WASHINGTON, United States - When Michel Sadelain began his decades-long quest to genetically modify immune cells to fight cancer, his peers dismissed his ideas as absurd and even his mother grew concerned for his career.
On Thursday, the French and Canadian scientist was announced as a winner of the prestigious Breakthrough Prize for his pioneering work in CAR T-cell therapy, a new form of treatment that has shown exceptional efficacy against blood cancers.
"Over the years, I can't tell you how many times I've heard this won't work, can't work, even if it works it has no future," the 63-year-old told AFP in an interview.
He was passed up for grants, promotions became uncertain, and graduate students steered clear of joining his lab.
"One thing I have to do is to throw a big party with all those who contributed," Sadelain said, laughing. He will split $3 million with American immunologist Carl June, who also led groundbreaking research into the field independently of his co-winner.
The Breakthrough Prize awards "the world's most brilliant minds" in fields including life sciences, fundamental physics and mathematics, styling itself as the Silicon Valley-backed answer to the Nobels. Founding sponsors include Sergey Brin, Priscilla Chan and Mark Zuckerberg.
Sadelain studied medicine in Paris, then immunology in Canada, before taking up postdoctoral research at the Massachusetts Institute of Technology in 1989.
At the time, there was great interest in developing vaccines to train the immune system to recognize and destroy cancer cells, in the same way it can be taught to tackle foreign invaders such as bacteria and viruses.
"But I started thinking that perhaps we should learn how to directly instruct the fighters of the immune system, in particular the T-cells," he said, with his early work focused on mice.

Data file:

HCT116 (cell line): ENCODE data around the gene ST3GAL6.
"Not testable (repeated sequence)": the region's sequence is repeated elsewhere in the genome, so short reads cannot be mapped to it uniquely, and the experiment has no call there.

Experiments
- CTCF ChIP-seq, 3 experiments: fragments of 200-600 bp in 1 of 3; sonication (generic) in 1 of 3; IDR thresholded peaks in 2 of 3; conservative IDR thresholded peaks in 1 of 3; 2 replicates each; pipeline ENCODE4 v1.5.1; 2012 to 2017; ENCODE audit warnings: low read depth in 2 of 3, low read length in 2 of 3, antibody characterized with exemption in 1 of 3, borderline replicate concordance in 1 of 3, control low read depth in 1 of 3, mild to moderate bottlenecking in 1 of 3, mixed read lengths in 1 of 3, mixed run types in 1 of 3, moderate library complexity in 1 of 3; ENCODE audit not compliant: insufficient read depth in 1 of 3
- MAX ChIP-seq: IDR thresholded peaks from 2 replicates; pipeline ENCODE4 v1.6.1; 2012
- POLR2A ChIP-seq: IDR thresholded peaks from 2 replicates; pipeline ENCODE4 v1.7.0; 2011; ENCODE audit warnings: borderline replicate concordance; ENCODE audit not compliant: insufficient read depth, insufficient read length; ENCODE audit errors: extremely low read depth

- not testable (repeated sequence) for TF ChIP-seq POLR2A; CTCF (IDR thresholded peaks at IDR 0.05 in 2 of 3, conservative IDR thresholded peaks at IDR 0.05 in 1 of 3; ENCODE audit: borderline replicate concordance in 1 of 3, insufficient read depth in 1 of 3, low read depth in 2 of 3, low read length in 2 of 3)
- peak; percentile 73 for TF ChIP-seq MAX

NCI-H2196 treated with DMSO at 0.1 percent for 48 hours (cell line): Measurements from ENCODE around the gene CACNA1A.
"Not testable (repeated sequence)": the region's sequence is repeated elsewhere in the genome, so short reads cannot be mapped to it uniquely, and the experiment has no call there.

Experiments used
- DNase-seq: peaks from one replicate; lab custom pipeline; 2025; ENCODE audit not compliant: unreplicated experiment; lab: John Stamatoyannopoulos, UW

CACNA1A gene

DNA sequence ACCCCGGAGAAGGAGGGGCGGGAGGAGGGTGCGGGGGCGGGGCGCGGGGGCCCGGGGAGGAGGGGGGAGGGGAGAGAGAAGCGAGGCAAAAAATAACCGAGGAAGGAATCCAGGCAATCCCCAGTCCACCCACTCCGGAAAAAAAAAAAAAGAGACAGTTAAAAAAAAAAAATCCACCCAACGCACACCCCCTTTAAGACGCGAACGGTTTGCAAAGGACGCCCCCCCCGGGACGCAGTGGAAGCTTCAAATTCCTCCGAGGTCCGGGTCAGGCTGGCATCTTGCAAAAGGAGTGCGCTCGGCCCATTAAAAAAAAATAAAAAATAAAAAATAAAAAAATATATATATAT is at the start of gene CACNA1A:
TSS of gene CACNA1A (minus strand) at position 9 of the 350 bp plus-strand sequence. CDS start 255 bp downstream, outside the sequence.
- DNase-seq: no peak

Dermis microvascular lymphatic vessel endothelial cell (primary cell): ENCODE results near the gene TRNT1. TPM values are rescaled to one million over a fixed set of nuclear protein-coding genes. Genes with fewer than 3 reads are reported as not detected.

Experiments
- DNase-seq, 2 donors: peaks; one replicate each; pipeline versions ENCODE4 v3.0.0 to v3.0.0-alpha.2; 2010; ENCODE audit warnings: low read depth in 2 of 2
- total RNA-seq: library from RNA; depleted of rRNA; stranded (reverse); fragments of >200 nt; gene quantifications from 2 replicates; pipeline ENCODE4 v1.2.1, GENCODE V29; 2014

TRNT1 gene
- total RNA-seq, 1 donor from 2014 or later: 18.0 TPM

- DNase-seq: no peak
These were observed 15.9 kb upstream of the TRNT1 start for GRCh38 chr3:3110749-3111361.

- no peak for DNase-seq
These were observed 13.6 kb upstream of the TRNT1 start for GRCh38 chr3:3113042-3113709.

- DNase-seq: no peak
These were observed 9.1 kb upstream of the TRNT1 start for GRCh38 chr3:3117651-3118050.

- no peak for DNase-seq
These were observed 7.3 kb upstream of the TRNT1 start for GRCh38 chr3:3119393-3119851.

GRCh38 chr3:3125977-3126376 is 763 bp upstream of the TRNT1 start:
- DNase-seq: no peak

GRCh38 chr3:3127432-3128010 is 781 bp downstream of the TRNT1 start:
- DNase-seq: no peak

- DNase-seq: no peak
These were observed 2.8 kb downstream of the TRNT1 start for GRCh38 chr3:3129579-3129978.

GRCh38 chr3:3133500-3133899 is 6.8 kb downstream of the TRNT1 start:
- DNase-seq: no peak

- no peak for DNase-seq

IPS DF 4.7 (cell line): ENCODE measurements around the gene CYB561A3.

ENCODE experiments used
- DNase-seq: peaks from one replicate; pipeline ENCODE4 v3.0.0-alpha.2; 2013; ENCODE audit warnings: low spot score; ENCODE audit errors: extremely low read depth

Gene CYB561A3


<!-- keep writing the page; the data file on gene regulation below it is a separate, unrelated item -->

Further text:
After moving to the Memorial Sloan Kettering Cancer Center in New York, Sadelain developed a way to use a disabled virus to genetically reprogram human T-cells, so that they grew claw-like structures called antigen receptors, allowing the T-cells to target specific cancer cells.
Beyond recognizing the cancer, these Chimeric Antigen Receptor (CAR) T-cells, as Sadelain named them, were also given genetic instructions to enter a killing mode and to multiply, growing an army inside the body to eliminate the enemy.
Thanks to the groundwork laid by June and Sadelain, there are now half a dozen US approved CAR-T cell therapies, with hundreds more trials underway.
Patients' own T-cells are collected, modified outside the body, then infused back into the blood, creating a so-called "living drug."
In a trial against multiple myeloma, a cancer that develops in plasma cells, 72 percent of patients responded to treatment, with total disappearance of the disease seen in 28 percent, among whom 65 percent had sustained eradication for 12 months.
The treatment comes with serious side effects -- including in some cases death -- from the release of inflammatory molecules called cytokines. Doctors have learned to recognize and manage this better over time.
Another risk is nervous system impairment, with symptoms such as deep confusion or inability to talk, although these clear up within days.
Sadelain is excited for what the future could hold: from improving the T-cells so they tackle solid cancers, to treating autoimmune conditions such as lupus, to fighting currently intractable infections such as HIV.
One area he acknowledges must improve is the sky high cost, with price tags upwards of $500,000. In the United States, private and government-subsidized insurers pick up most of the tab for those who qualify, as do health systems in Europe.
"Researchers were aghast when we saw what was charged for these very first therapies," he said. "The cost has to come down," he added, something he expects to happen as the pharmaceutical industry improves its processes, and as scientists continue to innovate.
For example, his own lab is preparing to publish a study showing that improvements to CAR-T cells' efficiency vastly reduces the number needed for treatment.
Other researchers are looking at using stem cells to manufacture CAR-T cells, creating a more economical "off the shelf" solution instead of relying on patients' cells. Clinical testing is underway.
© Agence France-Presse